The Boss (2016)

Posted by Joel Copling on April 7, 2016


"The Boss" features what have to be four of the biggest laughs of 2016 so far, all of them likely the fault of some ad-libbing on the part of its primary actress. The reason the laughs, upon which we will touch later, work so well is because the sequences seem to unfold their specific gags organically on entirely their own merits. Putting them into the whole mix would add fuel to a possible hypothesis that the screenplay by Melissa McCarthy, Steve Mallory, and director Ben Falcone wants us to sympathize with the lead character. This is a much harder thing to do than laugh at a few effective jokes here and there and guffaw at four in particular.

That is because Michelle Darnell is callous, obnoxious, self-congratulatory, and, as usually comes with the previous three descriptors, selfish. She's also incredibly bitter, as the first thing we learn about her is that she has tried to conceal her place of upbringing (an orphanage) by passing it off as a magical boarding school like the one central to a popular fantasy series. The next things we learn about her are that her mentor has a long list of profanities to use in her honor, that she is domineering of her primary assistant, and that she has gotten involved with insider trading (While she is being arrested, she defends her actions by saying that, well, everyone does it and then attempts to bribe one of the arresting Federal agents).

That McCarthy, an actress whose strengths include that innate ability to be funny, sweet, and sad occasionally at the same time, is playing Michelle is almost a reason to want to like this person, but it just doesn't work like that. When she gets out of prison after four months, her assistant Claire (Kristen Bell) very reluctantly takes her in, and Michelle grows to appreciate Claire's busy life in an extra-small apartment with daughter Rachel (a very good Ella Anderson). The trio bonds when Michelle tries to make an empire of Claire's homemade brownies to show up the Scout Leader (Kristen Schaal), although the closeness comes with the price of finding that Michelle is, indeed, not a gracious human being.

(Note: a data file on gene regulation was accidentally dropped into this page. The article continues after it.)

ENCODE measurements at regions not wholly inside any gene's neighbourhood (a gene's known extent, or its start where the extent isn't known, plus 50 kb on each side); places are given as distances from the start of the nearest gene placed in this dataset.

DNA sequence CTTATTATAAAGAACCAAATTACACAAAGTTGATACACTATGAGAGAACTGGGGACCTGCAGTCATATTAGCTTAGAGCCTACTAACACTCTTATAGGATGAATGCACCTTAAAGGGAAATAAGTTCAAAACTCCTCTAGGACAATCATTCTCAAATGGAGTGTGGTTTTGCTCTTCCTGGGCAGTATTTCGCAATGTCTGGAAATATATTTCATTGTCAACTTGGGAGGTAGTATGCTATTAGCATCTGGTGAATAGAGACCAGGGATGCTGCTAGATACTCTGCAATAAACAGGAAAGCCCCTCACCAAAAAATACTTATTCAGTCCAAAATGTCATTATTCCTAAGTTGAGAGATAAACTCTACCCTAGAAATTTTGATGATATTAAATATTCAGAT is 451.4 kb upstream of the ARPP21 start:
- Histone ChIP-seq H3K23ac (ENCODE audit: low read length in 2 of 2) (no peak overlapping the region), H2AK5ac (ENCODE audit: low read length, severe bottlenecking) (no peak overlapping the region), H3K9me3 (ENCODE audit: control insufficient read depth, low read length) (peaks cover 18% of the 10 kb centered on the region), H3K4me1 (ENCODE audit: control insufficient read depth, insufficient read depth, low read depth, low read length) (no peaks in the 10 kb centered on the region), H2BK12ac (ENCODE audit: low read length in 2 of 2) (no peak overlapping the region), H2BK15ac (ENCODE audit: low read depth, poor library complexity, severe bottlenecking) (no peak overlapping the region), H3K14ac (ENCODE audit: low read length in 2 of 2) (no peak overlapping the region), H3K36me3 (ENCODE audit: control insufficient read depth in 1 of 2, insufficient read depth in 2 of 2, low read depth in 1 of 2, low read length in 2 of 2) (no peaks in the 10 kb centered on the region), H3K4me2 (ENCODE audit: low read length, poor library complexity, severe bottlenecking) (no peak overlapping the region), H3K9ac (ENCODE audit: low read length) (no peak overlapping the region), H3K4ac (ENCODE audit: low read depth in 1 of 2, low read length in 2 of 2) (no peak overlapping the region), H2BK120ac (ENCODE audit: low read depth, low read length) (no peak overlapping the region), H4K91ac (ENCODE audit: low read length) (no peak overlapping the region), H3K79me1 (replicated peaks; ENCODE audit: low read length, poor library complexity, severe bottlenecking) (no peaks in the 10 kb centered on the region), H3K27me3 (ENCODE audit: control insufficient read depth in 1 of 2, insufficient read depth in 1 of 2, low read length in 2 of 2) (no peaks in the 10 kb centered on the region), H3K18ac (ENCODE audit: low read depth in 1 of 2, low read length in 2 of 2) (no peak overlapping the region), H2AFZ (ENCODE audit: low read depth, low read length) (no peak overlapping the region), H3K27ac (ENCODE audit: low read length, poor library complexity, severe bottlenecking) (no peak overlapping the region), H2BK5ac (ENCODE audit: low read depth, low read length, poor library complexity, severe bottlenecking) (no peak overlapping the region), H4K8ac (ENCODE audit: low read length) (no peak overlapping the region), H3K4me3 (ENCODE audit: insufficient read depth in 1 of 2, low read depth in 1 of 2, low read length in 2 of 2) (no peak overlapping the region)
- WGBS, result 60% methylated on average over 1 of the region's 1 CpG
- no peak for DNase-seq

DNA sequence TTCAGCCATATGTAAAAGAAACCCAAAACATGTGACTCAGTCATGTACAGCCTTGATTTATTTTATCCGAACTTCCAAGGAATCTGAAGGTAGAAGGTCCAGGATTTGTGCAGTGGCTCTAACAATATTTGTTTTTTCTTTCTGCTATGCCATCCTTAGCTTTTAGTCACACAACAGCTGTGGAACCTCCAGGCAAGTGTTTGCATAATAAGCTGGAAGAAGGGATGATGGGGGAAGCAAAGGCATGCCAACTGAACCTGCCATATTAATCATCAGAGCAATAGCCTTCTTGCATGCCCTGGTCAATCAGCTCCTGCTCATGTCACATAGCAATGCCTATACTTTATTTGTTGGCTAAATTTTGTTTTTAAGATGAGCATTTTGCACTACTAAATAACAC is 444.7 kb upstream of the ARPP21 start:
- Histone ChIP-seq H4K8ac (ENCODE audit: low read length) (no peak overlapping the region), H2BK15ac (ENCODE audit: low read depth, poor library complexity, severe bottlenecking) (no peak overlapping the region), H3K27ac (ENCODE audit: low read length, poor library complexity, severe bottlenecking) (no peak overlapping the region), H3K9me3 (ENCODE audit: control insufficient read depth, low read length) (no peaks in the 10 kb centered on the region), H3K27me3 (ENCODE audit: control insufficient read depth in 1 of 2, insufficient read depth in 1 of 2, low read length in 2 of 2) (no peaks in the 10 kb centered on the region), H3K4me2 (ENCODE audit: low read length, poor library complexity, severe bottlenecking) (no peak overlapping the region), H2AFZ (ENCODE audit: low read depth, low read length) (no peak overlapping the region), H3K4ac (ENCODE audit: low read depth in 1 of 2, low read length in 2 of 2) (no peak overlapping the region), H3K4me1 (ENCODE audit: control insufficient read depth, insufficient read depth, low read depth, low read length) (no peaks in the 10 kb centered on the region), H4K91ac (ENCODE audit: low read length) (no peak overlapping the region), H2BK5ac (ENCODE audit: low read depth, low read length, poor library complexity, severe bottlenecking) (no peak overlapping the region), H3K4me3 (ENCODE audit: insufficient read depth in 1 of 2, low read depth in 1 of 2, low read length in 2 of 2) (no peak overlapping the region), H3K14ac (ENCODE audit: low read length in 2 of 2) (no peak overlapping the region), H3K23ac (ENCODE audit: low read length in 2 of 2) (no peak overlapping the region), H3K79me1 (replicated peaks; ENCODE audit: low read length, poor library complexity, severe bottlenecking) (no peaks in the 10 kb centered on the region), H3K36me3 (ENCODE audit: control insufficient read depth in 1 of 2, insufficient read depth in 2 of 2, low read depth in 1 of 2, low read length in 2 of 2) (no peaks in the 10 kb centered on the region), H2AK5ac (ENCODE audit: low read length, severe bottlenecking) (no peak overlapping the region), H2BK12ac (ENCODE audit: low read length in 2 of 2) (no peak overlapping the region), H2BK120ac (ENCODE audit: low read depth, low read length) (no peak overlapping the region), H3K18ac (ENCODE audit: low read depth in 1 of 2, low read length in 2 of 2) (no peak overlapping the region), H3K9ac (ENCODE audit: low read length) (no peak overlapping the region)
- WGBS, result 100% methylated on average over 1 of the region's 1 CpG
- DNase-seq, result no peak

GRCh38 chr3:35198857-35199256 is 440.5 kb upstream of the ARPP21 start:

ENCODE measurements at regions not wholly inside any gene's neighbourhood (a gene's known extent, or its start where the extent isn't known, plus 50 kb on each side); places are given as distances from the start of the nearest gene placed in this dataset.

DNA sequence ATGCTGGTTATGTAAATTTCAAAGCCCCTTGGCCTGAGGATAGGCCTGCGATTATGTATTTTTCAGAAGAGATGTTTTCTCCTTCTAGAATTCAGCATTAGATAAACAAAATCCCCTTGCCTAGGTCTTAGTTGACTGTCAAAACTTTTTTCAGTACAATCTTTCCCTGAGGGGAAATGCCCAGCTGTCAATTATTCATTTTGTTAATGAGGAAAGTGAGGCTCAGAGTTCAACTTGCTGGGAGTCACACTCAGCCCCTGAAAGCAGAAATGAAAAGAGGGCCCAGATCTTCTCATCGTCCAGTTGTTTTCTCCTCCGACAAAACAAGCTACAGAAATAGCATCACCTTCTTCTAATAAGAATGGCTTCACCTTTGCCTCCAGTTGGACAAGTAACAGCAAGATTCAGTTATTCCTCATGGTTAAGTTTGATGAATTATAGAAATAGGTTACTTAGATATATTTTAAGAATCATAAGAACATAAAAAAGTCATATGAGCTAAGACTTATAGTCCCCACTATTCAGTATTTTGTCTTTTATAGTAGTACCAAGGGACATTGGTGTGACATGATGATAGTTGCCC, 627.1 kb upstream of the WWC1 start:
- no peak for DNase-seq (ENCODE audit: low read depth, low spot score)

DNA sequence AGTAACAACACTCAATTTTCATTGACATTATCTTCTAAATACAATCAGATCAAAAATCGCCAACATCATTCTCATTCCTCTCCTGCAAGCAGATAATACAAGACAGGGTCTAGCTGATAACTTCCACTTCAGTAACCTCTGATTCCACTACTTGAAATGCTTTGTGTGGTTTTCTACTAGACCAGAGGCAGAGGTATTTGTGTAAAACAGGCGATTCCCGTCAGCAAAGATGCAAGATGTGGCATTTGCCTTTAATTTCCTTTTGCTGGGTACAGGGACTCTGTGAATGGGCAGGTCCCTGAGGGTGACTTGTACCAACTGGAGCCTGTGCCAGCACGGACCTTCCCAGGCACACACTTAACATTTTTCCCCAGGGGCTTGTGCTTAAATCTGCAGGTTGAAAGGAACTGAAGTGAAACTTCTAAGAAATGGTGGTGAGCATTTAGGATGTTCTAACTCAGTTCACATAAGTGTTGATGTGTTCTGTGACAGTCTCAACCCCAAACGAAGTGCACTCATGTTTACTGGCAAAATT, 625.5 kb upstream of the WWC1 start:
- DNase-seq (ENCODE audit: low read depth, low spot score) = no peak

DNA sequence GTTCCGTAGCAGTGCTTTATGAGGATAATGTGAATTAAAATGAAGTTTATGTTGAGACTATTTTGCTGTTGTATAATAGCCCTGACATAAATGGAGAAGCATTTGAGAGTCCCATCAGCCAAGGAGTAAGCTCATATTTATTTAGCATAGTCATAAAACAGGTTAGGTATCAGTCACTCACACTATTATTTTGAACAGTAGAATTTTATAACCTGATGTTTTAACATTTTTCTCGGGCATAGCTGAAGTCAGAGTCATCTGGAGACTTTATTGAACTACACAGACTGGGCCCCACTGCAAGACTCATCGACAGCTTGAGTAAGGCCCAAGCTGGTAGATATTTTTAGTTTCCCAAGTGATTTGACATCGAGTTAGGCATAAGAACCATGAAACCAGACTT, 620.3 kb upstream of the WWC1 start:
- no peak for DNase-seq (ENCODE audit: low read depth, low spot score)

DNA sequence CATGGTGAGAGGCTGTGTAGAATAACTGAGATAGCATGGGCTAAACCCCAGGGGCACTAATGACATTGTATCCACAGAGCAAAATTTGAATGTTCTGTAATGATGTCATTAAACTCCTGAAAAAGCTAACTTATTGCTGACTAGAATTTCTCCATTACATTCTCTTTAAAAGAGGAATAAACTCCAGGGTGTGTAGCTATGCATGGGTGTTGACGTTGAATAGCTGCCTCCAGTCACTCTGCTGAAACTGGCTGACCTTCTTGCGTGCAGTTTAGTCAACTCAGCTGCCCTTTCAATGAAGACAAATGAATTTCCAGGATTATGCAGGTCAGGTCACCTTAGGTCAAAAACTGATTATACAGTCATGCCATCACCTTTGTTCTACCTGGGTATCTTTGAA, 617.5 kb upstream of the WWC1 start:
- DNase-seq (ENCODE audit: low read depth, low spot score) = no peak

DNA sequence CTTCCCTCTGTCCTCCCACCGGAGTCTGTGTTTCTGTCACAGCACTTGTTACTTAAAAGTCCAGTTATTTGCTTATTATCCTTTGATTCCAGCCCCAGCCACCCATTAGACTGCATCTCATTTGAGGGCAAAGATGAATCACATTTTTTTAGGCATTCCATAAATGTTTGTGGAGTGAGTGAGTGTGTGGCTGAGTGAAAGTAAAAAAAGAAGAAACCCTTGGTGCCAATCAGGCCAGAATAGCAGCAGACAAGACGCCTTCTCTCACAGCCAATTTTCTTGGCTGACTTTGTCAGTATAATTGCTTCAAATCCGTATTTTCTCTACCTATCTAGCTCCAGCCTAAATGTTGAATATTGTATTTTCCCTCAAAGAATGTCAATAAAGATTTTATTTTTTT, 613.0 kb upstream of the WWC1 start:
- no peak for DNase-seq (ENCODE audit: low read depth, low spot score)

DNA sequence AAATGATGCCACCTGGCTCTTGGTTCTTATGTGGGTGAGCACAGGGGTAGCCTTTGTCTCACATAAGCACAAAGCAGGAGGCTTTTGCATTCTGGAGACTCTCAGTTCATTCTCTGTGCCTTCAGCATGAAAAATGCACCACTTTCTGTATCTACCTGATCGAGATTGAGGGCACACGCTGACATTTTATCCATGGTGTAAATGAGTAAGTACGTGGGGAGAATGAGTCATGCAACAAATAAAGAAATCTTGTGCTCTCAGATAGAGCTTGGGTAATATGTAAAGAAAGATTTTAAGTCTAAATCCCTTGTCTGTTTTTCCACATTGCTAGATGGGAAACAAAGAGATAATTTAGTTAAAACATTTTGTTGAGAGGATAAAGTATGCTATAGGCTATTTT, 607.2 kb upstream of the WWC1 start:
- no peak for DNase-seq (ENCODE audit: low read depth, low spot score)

Three of the four big jokes that work (The fourth is an amusing, extended gag involving a nursing bra) entirely take place within that classroom, as Michelle spars with the students and a room mother played by Annie Mumolo (including the mocking of a sickly cat and slights against said room mother's sexuality in the same breath as explaining a homosexual act to a young student). It's a peek into the potential wasted by a screenplay that eventually shifts its focus upon the kinky, complicated relationship between Michelle and Ronald (Peter Dinklage), her old professional rival and lover who now prefers to be called "Renault," which ends with (I kid you not) a duel involving kitanas. "The Boss" tries its hand at sentimentality by the end, but it seems too timid to utilize the actress who is the secret weapon at its center.

Film Information


Melissa McCarthy (Michelle), Kristen Bell (Claire), Ella Anderson (Rachel), Peter Dinklage (Ronald), Tyler Labine (Mike), Kathy Bates (Ida), Timothy Simons (Stephan), Cecily Strong (Dana), Kristen Schaal (Sandy), Annie Mumolo (Helen).

Directed by Ben Falcone and written by Falcone, Melissa McCarthy, and Steve Mallory.

Rated R (sexual content, language, brief drug use).

99 minutes.

Released on April 8, 2016.